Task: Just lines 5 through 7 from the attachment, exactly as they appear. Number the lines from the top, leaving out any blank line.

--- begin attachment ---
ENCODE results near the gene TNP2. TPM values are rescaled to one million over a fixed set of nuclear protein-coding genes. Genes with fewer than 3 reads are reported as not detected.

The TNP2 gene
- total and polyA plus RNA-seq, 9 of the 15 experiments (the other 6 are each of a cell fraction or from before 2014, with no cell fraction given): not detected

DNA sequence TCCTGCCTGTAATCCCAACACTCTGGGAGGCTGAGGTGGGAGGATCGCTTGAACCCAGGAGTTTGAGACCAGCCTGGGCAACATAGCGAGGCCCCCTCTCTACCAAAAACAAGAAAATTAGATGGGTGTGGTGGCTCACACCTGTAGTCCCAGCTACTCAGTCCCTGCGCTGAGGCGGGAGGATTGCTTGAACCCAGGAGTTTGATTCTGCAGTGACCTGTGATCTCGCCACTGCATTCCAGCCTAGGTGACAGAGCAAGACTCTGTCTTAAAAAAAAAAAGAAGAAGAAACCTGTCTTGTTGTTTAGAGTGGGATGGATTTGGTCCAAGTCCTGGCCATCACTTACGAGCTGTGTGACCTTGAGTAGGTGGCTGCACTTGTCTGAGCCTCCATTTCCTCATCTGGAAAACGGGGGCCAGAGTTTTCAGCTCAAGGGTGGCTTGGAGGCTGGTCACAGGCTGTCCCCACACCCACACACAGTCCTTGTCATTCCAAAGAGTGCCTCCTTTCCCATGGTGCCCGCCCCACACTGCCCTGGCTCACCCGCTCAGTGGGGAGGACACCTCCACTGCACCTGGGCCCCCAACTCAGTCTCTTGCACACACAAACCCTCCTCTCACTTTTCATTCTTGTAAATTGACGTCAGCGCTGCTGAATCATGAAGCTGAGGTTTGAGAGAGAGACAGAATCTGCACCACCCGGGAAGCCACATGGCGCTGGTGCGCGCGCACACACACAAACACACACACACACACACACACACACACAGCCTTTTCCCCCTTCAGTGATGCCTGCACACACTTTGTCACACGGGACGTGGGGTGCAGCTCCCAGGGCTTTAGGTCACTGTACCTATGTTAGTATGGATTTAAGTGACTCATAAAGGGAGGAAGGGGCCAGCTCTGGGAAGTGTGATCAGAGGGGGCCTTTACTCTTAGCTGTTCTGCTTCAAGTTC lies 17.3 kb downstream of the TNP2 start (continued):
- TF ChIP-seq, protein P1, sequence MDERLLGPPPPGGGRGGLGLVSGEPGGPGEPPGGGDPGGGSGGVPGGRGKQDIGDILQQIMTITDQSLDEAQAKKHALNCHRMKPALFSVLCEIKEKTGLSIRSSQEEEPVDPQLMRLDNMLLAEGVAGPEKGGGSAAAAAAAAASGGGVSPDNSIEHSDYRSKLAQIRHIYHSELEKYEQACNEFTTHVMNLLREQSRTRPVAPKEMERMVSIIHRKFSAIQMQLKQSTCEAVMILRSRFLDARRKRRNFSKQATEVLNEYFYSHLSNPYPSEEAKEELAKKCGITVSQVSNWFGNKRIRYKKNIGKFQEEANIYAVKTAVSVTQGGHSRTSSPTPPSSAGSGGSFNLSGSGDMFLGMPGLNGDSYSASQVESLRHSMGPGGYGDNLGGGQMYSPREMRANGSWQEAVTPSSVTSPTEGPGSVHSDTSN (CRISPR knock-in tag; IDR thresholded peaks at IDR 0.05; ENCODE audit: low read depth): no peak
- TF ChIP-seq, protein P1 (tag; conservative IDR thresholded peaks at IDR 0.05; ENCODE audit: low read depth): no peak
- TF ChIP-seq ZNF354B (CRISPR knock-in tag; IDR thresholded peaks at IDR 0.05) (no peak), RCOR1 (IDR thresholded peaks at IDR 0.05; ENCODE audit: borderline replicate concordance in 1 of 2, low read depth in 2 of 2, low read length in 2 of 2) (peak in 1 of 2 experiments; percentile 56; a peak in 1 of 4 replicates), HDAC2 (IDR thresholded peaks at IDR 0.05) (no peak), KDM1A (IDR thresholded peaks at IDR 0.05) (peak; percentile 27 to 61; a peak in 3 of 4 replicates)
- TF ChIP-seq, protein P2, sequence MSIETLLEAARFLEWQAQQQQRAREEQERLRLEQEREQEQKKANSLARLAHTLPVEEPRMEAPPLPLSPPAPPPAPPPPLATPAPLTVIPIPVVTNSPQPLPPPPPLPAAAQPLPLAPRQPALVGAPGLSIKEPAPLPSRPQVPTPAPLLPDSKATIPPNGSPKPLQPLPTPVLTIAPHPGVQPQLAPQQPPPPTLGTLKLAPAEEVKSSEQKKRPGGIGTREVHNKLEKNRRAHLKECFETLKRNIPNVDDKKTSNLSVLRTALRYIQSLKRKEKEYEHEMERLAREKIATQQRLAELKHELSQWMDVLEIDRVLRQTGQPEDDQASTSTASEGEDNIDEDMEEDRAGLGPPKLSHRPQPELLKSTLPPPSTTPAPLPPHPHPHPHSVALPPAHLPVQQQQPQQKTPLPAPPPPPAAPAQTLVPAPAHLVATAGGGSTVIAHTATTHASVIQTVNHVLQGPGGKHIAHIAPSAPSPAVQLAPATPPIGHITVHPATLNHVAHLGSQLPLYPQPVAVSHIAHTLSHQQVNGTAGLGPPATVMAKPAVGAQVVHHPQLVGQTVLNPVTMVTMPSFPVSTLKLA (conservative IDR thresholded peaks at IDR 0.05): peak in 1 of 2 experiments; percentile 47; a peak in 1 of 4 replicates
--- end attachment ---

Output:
- TF ChIP-seq, protein P1, sequence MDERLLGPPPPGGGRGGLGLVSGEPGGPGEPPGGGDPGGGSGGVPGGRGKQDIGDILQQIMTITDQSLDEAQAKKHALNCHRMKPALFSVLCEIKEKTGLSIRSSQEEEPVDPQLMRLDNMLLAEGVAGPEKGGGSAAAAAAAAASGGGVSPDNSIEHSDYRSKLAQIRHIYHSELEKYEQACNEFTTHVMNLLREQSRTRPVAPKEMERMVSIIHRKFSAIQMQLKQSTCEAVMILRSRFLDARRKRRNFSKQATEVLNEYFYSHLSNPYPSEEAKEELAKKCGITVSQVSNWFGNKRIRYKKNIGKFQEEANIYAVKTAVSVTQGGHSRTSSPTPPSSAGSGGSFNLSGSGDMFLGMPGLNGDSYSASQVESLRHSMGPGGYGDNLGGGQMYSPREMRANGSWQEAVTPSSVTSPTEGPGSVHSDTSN (CRISPR knock-in tag; IDR thresholded peaks at IDR 0.05; ENCODE audit: low read depth): no peak
- TF ChIP-seq, protein P1 (tag; conservative IDR thresholded peaks at IDR 0.05; ENCODE audit: low read depth): no peak
- TF ChIP-seq ZNF354B (CRISPR knock-in tag; IDR thresholded peaks at IDR 0.05) (no peak), RCOR1 (IDR thresholded peaks at IDR 0.05; ENCODE audit: borderline replicate concordance in 1 of 2, low read depth in 2 of 2, low read length in 2 of 2) (peak in 1 of 2 experiments; percentile 56; a peak in 1 of 4 replicates), HDAC2 (IDR thresholded peaks at IDR 0.05) (no peak), KDM1A (IDR thresholded peaks at IDR 0.05) (peak; percentile 27 to 61; a peak in 3 of 4 replicates)